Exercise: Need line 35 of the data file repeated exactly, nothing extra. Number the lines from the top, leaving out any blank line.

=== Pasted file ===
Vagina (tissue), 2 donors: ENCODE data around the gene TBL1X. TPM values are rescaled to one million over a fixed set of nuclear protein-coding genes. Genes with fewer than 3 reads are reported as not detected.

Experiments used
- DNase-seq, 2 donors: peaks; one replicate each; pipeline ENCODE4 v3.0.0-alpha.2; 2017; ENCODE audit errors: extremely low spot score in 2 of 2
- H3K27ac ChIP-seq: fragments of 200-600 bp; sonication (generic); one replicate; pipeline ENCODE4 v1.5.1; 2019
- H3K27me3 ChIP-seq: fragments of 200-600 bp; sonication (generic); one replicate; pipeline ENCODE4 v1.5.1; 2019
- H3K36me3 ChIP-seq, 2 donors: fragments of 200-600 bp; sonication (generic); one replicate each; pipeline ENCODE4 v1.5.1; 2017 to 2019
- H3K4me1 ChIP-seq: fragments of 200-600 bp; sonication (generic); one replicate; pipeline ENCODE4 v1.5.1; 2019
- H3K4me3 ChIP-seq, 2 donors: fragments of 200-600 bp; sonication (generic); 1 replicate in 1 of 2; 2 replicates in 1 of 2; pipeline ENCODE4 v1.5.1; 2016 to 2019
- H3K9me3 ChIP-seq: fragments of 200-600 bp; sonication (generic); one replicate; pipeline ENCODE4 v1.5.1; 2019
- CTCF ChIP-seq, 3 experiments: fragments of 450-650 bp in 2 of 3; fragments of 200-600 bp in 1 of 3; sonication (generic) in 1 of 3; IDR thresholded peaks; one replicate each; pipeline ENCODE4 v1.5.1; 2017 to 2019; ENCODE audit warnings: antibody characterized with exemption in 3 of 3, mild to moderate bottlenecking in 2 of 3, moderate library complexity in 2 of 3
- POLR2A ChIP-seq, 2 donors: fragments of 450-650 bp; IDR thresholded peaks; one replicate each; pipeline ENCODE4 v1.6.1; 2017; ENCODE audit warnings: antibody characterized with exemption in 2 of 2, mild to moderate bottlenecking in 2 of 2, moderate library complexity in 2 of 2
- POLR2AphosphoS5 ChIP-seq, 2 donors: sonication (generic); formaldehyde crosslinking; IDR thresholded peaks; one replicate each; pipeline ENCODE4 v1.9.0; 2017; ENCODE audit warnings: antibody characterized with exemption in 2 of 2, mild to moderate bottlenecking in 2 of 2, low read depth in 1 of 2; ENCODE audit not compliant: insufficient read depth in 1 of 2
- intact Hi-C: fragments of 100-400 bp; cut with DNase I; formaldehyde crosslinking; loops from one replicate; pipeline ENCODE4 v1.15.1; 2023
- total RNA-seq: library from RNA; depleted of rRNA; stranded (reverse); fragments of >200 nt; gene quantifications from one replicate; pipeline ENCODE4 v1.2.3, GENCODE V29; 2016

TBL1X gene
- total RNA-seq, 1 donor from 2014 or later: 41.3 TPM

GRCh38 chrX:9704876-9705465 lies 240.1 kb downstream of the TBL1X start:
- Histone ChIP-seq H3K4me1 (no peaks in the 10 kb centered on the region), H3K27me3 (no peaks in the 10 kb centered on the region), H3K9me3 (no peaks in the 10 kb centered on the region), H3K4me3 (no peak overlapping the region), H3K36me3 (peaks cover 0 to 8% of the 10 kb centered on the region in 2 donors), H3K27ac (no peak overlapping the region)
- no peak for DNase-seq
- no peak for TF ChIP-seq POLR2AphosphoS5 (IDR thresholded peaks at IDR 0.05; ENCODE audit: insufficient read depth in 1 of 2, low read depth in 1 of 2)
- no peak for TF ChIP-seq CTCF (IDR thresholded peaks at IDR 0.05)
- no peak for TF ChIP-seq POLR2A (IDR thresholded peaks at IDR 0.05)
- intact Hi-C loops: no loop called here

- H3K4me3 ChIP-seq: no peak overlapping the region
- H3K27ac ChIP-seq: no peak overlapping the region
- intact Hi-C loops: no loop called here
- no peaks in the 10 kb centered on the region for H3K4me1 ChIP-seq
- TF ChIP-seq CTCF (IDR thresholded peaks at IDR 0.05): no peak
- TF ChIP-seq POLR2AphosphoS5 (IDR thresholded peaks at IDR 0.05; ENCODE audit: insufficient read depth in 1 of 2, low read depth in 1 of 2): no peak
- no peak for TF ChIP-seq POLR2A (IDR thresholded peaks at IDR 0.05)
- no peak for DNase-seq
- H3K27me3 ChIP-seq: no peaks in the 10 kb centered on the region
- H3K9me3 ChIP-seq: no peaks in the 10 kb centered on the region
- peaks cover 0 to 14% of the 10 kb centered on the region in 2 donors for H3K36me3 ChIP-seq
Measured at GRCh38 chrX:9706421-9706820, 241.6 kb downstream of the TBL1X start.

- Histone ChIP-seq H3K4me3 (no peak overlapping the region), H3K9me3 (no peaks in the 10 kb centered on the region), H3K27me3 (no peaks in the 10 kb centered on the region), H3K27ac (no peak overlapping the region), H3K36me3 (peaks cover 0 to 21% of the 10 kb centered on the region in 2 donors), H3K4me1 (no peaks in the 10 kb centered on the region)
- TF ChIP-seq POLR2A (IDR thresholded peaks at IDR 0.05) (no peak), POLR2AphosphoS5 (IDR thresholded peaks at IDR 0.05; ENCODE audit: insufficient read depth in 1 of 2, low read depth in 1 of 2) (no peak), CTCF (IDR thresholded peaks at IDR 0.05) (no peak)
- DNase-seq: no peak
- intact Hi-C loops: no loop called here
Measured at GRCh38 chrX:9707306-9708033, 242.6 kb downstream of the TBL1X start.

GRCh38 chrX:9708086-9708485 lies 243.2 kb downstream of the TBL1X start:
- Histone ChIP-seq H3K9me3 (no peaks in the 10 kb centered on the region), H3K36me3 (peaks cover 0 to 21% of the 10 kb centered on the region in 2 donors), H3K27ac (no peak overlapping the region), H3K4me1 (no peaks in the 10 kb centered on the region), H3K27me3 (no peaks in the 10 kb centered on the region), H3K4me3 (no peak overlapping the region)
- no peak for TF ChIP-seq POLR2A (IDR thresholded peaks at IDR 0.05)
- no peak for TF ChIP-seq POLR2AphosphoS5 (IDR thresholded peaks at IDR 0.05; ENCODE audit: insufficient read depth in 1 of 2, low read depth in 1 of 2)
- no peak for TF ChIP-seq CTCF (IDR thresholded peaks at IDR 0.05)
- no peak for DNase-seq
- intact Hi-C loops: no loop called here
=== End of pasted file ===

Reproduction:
Measured at GRCh38 chrX:9706421-9706820, 241.6 kb downstream of the TBL1X start.